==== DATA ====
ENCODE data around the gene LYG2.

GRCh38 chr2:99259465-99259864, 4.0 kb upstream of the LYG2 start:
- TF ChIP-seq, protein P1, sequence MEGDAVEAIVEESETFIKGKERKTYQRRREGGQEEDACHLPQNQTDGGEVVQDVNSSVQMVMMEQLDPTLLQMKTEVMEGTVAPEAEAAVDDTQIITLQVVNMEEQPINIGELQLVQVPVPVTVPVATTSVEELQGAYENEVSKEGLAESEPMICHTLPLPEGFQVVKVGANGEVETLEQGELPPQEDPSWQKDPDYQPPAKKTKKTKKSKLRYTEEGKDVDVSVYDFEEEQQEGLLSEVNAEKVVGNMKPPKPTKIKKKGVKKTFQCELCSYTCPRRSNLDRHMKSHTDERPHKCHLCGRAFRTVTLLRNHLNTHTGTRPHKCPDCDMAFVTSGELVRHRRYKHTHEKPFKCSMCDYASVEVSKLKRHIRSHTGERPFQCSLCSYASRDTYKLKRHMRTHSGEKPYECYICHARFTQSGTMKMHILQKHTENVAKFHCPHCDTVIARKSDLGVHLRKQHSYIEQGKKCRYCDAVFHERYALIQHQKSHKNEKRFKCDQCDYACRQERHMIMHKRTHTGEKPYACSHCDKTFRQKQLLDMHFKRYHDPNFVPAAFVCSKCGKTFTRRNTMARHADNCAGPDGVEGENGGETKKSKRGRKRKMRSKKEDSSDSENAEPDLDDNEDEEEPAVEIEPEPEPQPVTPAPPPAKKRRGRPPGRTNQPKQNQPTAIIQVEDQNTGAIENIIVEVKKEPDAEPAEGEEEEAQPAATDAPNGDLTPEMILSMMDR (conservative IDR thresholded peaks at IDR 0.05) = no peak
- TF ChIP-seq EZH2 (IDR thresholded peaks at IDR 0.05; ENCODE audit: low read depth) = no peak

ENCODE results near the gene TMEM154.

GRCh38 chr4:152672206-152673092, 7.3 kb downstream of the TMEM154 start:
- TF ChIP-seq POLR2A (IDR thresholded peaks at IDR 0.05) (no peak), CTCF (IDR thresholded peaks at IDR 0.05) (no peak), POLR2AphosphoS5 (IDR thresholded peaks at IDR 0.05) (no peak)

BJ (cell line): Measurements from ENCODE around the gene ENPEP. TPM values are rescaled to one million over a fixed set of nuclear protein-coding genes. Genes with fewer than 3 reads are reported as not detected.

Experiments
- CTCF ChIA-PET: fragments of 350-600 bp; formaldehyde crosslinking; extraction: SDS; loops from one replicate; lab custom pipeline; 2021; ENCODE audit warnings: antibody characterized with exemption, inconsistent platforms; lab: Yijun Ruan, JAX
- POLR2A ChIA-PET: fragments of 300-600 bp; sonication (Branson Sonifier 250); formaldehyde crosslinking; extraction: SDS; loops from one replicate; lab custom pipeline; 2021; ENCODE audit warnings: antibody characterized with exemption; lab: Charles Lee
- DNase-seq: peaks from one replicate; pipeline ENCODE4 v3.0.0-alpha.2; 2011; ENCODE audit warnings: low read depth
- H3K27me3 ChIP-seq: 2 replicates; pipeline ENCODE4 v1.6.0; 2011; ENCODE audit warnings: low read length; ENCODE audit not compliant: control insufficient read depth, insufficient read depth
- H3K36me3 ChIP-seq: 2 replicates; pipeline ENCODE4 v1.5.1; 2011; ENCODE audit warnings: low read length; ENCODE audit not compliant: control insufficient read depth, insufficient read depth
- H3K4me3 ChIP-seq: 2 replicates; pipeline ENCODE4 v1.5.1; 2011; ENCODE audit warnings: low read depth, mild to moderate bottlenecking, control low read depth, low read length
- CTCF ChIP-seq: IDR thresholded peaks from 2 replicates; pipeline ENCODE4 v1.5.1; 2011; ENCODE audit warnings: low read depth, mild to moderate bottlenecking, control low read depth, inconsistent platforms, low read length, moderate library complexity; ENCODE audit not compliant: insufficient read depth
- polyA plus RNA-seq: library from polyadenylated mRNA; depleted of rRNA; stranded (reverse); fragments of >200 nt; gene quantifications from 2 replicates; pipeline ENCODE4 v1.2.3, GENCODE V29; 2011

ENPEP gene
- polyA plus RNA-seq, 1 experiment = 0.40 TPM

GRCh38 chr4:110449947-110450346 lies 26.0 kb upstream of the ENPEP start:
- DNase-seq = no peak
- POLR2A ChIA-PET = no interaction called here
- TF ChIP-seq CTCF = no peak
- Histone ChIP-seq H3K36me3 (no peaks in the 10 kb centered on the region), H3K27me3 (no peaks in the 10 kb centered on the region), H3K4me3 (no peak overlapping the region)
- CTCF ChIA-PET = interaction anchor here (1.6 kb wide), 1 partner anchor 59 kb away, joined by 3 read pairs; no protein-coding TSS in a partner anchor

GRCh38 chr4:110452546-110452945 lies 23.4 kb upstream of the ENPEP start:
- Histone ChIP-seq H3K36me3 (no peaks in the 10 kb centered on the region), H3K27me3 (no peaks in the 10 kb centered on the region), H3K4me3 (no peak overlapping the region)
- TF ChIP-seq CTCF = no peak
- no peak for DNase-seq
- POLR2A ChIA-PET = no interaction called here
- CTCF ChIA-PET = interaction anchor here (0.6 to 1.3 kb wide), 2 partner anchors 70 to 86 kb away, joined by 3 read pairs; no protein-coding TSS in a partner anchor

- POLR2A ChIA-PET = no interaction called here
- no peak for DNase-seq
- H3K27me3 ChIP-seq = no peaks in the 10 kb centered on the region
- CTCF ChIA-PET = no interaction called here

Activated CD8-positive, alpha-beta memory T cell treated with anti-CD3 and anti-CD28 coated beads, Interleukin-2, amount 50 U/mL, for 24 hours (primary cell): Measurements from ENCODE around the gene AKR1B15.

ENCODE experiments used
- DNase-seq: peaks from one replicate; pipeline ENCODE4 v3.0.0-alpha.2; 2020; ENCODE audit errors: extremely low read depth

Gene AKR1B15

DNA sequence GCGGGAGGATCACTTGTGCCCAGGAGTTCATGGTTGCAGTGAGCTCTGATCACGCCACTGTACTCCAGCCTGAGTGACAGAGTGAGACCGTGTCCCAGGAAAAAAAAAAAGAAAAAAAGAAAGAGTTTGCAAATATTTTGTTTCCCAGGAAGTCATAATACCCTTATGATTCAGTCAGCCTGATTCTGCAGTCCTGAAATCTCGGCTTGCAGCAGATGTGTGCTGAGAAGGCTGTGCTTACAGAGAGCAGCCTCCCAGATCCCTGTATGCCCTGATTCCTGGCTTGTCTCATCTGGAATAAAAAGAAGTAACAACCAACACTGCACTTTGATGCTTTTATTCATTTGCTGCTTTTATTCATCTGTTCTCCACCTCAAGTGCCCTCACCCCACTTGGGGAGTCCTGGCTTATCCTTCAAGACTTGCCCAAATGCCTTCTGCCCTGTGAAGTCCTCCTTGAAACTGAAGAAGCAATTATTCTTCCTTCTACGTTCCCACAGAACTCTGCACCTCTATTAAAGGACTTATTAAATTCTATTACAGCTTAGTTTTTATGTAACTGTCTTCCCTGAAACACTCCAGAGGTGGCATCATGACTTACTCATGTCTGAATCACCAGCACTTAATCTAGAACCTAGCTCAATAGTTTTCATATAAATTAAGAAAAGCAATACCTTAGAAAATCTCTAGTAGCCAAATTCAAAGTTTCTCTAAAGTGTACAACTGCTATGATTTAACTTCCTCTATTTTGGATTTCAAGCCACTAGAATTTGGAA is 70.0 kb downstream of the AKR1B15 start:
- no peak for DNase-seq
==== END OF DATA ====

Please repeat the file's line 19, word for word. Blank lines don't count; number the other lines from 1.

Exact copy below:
- polyA plus RNA-seq, 1 experiment = 0.40 TPM